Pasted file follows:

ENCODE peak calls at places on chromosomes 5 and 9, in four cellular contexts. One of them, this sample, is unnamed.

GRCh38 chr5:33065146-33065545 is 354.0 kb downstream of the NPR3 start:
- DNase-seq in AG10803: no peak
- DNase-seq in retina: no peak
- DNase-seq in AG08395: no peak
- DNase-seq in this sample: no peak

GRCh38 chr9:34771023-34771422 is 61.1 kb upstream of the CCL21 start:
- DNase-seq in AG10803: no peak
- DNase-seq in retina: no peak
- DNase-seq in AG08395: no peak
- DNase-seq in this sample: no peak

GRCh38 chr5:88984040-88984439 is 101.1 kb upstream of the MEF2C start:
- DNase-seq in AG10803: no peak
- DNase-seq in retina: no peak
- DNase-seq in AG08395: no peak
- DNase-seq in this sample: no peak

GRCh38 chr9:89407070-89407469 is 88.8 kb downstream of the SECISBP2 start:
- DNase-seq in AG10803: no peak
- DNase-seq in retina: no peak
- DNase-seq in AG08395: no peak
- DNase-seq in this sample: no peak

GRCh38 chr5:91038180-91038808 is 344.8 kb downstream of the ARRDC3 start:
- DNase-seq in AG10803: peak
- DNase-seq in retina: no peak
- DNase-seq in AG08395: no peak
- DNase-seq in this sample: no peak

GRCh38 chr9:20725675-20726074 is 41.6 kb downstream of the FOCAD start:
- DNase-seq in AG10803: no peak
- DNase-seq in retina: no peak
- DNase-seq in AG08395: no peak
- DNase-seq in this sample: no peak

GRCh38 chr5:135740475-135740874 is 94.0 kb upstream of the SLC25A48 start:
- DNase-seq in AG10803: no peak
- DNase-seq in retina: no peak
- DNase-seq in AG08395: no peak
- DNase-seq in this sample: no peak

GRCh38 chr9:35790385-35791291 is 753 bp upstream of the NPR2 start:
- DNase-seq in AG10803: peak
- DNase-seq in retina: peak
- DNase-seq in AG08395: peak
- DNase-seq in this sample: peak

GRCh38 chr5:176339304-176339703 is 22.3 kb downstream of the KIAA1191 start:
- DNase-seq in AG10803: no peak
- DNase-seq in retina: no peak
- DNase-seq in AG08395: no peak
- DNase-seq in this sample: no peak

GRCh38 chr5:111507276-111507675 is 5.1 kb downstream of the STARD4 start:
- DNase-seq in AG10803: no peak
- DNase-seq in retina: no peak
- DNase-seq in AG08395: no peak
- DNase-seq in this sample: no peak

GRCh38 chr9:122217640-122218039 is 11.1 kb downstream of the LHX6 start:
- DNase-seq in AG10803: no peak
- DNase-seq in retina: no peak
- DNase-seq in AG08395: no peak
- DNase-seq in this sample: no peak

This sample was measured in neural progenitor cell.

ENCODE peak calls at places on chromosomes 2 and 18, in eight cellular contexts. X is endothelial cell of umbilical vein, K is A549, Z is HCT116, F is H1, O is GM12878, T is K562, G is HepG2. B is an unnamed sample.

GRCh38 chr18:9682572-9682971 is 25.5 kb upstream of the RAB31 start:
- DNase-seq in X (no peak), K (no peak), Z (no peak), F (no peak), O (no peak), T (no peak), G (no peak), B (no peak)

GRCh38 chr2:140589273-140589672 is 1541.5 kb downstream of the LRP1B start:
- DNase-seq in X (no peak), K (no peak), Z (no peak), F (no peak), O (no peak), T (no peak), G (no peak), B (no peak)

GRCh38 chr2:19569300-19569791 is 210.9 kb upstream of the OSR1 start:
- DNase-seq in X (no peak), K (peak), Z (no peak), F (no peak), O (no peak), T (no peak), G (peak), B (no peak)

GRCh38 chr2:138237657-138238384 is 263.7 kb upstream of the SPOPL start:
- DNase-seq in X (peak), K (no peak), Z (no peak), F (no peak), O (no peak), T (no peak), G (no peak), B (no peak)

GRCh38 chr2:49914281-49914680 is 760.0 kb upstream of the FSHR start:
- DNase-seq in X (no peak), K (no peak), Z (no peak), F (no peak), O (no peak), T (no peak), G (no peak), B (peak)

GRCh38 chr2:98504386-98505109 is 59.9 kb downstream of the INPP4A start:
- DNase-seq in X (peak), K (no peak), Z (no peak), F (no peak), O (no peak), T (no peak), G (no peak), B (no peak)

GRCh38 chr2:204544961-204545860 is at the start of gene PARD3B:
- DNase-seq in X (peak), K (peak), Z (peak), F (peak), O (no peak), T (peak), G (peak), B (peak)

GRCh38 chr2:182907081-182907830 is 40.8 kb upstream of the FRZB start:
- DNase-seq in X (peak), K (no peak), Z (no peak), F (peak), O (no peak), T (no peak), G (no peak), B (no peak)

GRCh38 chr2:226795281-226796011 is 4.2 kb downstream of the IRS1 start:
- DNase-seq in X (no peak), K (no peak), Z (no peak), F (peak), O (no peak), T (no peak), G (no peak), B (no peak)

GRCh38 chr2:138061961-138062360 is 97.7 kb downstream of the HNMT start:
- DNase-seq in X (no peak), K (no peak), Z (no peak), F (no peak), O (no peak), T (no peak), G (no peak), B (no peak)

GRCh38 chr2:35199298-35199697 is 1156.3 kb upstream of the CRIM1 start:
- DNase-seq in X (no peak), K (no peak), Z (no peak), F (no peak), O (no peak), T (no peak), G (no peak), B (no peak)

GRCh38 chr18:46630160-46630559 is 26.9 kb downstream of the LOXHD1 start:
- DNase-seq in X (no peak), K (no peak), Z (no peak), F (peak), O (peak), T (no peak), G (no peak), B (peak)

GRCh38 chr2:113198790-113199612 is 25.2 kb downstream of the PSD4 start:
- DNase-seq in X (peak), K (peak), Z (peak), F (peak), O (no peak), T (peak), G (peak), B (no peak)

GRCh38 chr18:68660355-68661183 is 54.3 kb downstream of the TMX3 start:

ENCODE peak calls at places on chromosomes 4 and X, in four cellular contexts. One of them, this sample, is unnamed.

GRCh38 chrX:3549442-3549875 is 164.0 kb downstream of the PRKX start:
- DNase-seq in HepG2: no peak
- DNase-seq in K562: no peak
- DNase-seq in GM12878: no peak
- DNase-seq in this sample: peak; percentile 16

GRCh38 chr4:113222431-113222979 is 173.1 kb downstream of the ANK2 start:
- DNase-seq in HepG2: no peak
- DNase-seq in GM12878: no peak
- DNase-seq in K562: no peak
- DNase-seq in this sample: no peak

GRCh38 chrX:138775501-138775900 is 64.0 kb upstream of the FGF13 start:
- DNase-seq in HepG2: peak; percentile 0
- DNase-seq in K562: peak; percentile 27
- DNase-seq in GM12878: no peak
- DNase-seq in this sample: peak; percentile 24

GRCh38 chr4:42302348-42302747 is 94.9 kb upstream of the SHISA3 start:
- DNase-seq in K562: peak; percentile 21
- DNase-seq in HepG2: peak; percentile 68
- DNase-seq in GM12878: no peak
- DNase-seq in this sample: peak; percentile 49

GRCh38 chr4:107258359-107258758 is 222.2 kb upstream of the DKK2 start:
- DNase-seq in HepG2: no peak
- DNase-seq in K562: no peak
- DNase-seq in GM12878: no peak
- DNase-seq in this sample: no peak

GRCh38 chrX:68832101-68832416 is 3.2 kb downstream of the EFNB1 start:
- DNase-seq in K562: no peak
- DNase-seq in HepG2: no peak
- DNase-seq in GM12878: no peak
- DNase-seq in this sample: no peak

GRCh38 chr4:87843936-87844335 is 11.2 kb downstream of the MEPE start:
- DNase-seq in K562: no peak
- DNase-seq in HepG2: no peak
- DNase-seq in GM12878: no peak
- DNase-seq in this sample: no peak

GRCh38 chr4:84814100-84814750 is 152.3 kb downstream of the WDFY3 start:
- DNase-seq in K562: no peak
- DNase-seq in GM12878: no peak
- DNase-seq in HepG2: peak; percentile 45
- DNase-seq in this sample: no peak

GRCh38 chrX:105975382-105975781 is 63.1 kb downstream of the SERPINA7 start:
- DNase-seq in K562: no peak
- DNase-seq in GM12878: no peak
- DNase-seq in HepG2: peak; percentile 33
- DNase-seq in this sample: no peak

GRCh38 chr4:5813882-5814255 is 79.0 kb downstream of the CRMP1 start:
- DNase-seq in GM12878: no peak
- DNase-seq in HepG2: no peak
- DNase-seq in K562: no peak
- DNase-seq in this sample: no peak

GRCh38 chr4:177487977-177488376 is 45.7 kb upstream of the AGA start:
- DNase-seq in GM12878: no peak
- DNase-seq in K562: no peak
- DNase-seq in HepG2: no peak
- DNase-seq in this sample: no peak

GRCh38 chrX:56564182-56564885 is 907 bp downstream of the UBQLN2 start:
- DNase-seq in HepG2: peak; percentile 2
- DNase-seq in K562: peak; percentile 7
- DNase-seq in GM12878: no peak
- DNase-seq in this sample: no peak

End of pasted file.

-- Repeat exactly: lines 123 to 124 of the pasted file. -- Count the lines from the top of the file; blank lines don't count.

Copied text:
- DNase-seq in K562: no peak
- DNase-seq in GM12878: no peak